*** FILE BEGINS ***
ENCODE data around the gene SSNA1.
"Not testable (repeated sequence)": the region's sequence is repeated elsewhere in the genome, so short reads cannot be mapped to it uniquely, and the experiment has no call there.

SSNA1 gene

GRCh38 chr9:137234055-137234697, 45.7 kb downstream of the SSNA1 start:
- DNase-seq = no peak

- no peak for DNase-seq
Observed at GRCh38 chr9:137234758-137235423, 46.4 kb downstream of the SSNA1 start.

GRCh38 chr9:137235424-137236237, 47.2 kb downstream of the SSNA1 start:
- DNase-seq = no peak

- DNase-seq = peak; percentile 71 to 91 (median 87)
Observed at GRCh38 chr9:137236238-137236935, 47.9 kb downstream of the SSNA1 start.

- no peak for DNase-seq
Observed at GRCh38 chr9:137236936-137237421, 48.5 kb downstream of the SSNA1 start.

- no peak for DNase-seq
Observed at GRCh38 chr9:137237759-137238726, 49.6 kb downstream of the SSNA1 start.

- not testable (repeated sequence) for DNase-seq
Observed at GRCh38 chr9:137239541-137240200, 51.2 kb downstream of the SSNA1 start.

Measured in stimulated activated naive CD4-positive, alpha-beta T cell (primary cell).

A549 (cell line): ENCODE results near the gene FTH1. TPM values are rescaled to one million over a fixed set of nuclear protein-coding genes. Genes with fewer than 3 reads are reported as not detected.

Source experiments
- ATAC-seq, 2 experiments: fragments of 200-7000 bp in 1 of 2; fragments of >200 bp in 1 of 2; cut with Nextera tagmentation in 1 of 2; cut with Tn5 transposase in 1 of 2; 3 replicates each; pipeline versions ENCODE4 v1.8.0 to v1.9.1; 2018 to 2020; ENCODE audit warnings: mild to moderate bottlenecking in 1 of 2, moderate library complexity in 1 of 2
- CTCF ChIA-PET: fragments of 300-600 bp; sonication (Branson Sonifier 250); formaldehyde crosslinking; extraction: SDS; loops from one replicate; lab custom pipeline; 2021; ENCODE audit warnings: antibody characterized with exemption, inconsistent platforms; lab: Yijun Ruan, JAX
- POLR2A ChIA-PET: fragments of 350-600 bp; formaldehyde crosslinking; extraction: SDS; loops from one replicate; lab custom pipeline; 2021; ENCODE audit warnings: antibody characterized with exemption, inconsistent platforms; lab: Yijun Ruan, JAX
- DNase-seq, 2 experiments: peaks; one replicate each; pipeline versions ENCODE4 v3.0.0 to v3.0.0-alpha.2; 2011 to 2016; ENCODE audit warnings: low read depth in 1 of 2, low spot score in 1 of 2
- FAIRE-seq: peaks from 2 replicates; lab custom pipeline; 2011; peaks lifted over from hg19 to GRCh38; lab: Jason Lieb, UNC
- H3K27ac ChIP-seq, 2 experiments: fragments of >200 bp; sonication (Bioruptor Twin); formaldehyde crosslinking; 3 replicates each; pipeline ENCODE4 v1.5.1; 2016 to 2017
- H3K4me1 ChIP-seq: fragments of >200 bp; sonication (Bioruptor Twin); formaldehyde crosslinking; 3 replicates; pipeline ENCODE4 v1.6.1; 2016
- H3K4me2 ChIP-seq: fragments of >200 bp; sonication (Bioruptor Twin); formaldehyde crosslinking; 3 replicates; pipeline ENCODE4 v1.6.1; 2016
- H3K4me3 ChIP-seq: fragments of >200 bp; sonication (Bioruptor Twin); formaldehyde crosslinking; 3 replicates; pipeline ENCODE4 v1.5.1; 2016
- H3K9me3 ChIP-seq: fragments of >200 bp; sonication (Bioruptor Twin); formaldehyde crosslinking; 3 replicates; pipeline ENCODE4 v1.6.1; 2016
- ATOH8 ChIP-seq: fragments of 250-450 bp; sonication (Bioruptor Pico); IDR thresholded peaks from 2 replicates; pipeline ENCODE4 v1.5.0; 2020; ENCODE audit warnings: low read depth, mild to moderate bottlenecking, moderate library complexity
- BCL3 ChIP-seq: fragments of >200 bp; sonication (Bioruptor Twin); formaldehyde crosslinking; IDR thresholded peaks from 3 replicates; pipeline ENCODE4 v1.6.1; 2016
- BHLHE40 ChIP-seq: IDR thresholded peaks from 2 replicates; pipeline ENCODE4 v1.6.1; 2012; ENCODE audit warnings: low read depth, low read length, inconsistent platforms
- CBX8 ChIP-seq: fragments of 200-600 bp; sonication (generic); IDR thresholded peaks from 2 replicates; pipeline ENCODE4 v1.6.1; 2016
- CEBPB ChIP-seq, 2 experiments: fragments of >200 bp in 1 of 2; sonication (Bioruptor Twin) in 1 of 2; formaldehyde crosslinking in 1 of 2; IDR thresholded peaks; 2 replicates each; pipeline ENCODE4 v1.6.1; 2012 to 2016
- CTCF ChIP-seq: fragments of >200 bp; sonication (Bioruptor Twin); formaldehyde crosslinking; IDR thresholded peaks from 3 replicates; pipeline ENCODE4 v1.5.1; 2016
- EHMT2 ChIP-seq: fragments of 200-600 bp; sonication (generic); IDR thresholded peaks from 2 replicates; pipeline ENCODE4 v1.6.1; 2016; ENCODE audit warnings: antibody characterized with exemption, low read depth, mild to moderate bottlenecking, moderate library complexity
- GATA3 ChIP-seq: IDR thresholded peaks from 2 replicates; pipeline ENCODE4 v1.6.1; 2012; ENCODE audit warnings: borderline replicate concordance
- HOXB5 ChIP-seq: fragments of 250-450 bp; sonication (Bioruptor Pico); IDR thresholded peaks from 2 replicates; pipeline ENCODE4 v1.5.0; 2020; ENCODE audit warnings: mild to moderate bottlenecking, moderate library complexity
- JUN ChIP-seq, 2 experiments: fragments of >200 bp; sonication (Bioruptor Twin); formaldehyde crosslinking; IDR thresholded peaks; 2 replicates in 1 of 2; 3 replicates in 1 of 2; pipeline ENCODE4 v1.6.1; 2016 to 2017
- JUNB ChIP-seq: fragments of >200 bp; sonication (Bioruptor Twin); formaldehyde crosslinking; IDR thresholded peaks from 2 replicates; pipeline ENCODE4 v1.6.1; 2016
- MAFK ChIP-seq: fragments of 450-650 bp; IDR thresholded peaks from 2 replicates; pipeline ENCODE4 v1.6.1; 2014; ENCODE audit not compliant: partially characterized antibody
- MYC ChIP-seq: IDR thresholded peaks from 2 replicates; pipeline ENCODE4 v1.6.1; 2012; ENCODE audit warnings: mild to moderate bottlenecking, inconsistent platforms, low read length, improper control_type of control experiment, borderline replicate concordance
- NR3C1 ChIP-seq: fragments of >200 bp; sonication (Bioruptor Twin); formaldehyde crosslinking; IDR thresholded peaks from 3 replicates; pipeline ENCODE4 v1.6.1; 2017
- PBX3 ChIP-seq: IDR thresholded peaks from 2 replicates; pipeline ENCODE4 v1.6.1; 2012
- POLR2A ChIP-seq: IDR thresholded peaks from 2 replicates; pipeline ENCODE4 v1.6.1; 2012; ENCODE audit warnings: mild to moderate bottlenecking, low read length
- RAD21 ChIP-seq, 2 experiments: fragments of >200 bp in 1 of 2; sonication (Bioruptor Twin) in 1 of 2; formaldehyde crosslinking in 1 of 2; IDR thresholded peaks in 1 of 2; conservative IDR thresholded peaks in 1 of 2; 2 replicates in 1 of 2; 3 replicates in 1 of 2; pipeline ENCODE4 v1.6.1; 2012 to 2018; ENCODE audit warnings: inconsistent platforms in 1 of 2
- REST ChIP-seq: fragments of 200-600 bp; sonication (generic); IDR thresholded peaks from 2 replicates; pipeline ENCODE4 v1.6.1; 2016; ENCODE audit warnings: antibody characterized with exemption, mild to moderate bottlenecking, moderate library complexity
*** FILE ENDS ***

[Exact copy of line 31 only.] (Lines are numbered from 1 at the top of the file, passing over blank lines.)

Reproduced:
- ATOH8 ChIP-seq: fragments of 250-450 bp; sonication (Bioruptor Pico); IDR thresholded peaks from 2 replicates; pipeline ENCODE4 v1.5.0; 2020; ENCODE audit warnings: low read depth, mild to moderate bottlenecking, moderate library complexity